Revel for Political Science/History/Sociology/Psychology also won the CODiE Award for “Best Social Sciences/Studies Instructional Solution,” which recognizes the best instructional solution for social sciences/social studies curricula and content for students in the higher education or PK-12 markets.
In addition, we were a finalist for the following award.
NCCERConnect was a finalist for the CODiE Award for “Best College & Career Readiness Solution,” which recognizes the best digital product or service that develops 21st Century workforce skills and knowledge for students.
The CODiE Awards were established so that pioneers of the budding software industry could evaluate and honor each other’s work. Today, the Awards continue to honor excellence in leading technology products and services. At Pearson, we've been creating innovative learning experiences since the Awards began in 1986, and our latest award-winning instructional solutions are evidence that we’re never satisfied with the status quo. Keep reading to learn more about what makes them unique.
What is MyLab?
MyLab Math and MyLab Statistics use data-driven guidance to improve results for students, with engaging, interactive content by expert authors that better helps them absorb and understand difficult concepts from developmental math to differential equations.
MyLab gives instructors a comprehensive gradebook with enhanced reporting functionality that makes it easier for instructors to understand which students are struggling, and which topics they struggle with most.
We teamed up with researchers from Nesta and the Oxford Martin School to understand the top skills that every student will need to flourish in their careers — learning strategies, psychology, instructing, social perceptiveness, and sociology and anthropology. See how leaders throughout history have best exemplified these skills while making an impact on our lives through their actions, ideals, and messages — whether we knew it or not.
Learning Strategies: Fred Rogers
On May 9, 1969, during an episode of Mister Rogers’ Neighborhood, Fred Rogers asked black police officer, Officer Clemmons, to cool his feet in his wading pool. At first, Clemmons declined, saying he didn’t have a towel, but Rogers offered his. This small act broke the color barrier that existed at the time as racial tensions were rising. By sharing both the water and the towel, the men exposed the bigotry of not allowing black people access to pools and other establishments.
In 2018, Clemmons said, “It was a definite call to social action on Fred’s part. That was his way of speaking about race relations in America.” This small act is just one example of the messages of love, kindness, and acceptance that Rogers taught children (and adults), while at the same time sending a much larger message to the public via media. 1
Psychology: Dr. Joyce Brothers
During the 1960’s, sexual satisfaction and menopause were considered taboo subjects for television and radio, but Dr. Joyce Brothers knew they were front and center in women’s minds. As a result, she started her television show, where she gave out psychological advice on relationships, family, sexuality, and self-empowerment, while also answering audience questions.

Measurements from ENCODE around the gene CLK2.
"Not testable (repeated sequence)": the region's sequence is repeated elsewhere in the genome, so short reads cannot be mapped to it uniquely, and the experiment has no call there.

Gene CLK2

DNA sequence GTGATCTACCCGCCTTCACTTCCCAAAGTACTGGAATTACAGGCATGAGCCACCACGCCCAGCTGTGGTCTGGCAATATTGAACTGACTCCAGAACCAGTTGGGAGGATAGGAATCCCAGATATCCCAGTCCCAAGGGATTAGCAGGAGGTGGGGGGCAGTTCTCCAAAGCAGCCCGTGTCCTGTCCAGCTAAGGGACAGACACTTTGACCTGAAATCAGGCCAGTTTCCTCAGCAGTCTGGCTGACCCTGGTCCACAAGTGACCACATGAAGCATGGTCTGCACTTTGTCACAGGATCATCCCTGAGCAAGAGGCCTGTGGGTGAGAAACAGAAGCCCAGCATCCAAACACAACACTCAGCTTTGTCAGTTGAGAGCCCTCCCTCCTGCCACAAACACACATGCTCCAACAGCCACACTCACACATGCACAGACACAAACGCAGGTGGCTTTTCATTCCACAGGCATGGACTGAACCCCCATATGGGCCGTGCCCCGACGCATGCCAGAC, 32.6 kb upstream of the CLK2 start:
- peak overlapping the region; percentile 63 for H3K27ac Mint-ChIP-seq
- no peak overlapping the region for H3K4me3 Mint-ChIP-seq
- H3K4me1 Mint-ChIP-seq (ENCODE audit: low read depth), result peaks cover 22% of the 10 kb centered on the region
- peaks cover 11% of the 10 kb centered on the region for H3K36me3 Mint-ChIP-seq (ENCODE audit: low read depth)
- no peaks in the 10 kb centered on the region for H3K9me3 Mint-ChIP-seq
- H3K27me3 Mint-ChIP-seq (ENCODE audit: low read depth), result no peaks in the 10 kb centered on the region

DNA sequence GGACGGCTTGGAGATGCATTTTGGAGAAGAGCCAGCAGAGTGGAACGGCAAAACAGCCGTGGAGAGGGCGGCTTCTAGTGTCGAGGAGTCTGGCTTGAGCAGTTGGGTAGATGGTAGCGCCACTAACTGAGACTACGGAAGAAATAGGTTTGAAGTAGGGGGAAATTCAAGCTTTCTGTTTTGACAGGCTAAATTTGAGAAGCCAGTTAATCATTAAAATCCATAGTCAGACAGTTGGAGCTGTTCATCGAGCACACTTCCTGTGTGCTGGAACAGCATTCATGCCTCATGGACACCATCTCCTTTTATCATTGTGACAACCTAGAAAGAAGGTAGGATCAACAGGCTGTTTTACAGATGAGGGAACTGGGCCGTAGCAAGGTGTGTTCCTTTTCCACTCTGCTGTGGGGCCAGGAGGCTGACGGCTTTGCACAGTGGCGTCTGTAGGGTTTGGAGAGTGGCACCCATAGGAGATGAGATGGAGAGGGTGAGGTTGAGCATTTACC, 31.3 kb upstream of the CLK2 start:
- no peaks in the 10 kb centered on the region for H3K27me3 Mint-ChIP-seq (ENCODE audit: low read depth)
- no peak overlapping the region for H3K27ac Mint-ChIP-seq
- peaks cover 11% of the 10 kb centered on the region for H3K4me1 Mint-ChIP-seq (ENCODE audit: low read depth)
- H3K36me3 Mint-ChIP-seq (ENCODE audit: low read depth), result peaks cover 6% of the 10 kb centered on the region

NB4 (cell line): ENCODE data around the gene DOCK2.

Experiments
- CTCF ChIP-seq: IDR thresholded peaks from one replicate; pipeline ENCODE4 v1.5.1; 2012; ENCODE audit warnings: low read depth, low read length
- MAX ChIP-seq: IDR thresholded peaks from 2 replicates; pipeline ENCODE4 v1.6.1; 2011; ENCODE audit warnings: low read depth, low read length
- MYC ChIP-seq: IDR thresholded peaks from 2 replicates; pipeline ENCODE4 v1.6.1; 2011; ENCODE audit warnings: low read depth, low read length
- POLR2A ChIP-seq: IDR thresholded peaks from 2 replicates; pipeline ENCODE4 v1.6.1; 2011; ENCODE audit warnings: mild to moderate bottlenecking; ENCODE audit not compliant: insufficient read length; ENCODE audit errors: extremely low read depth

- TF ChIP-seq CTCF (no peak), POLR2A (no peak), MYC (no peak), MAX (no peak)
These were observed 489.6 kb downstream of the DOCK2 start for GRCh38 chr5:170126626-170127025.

Brothers created the “The Brothers System,” which stresses that if a woman is self-loving and takes care of her own needs, then she will be able to better care for her husband and family. She also encouraged equal relationships that allow for wives to ask their husbands for what they need to be personally satisfied in a marriage. 2
Instructing: Anne Sullivan
When Anne Sullivan was only 20 years old, she helped Helen Keller, who was blind and deaf, make associations between words and physical objects. Sullivan finger-spelled the word “water” on Keller’s hand as she ran water over her other hand. Keller made a major breakthrough, connecting the concept of sign language with the objects around her. With Sullivan’s help, Keller was able to learn almost 600 words, most of the multiplication tables, and how to read Braille in only a few months. 3
Social Perceptiveness: Nelson Mandela
During the 1950s Steve Bloom’s parents, who were anti-apartheid activists, knew Nelson Mandela. They told their son the story of the time Mandela saw a white woman stranded with her broken car in Johannesburg. He stopped and offered his help. After he was able to fix her car, she thanked him by offering a sixpence. He declined, saying he was just happy to help. She asked why a black man would help her if it wasn’t for the money. “Because you were stranded at the side of the road,” he replied. Mandela’s life as an anti-apartheid activist, politician and philanthropist was full of moments of kindness, humility, and courage like this one. 4
Sociology & Anthropology: Dr. Jane Goodall
While studying chimpanzees in Tanzania in 1960, Jane Goodall saw a large male chimpanzee take a twig, bend it, strip it of its leaves, stick it into the nest, and spoon termites into his mouth. This was the first time any creature, besides a human, was seen making and using a tool.
“It was hard for me to believe,” she recalls. “At that time, it was thought that humans, and only humans, used and made tools. I had been told from school onwards that the best definition of a human being was man the tool-maker — yet I had just watched a chimp tool-maker in action.”
As her work continued, Goodall found that chimpanzees (our nearest evolutionary cousins) also embraced, hugged, and kissed each other, as well as experienced adolescence, developed powerful mother-and-child bonds, and used political chicanery to get what they wanted. It is thanks to Goodall and her work that we now know the many similarities between humans and chimps and have much greater knowledge of chimpanzee behavior. 5